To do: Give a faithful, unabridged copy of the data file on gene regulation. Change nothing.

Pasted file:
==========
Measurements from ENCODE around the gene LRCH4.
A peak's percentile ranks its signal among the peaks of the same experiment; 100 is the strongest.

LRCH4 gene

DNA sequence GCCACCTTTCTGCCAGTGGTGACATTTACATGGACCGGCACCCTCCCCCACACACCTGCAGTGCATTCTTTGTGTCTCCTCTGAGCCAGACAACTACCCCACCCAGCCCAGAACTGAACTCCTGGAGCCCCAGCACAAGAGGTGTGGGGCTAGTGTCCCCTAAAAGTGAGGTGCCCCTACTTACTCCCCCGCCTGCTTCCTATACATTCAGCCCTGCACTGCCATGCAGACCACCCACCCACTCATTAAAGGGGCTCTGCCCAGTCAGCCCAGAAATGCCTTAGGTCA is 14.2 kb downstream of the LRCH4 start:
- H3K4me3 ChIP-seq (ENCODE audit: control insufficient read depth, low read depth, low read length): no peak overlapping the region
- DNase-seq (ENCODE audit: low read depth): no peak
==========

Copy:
Measurements from ENCODE around the gene LRCH4.
A peak's percentile ranks its signal among the peaks of the same experiment; 100 is the strongest.

LRCH4 gene

DNA sequence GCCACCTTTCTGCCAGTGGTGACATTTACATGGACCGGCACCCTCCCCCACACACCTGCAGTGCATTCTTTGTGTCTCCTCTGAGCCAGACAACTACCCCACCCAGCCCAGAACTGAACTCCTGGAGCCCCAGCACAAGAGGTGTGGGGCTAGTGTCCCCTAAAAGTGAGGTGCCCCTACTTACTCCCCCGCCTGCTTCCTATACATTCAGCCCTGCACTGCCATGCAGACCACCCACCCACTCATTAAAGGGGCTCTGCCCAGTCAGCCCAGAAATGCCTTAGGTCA is 14.2 kb downstream of the LRCH4 start:
- H3K4me3 ChIP-seq (ENCODE audit: control insufficient read depth, low read depth, low read length): no peak overlapping the region
- DNase-seq (ENCODE audit: low read depth): no peak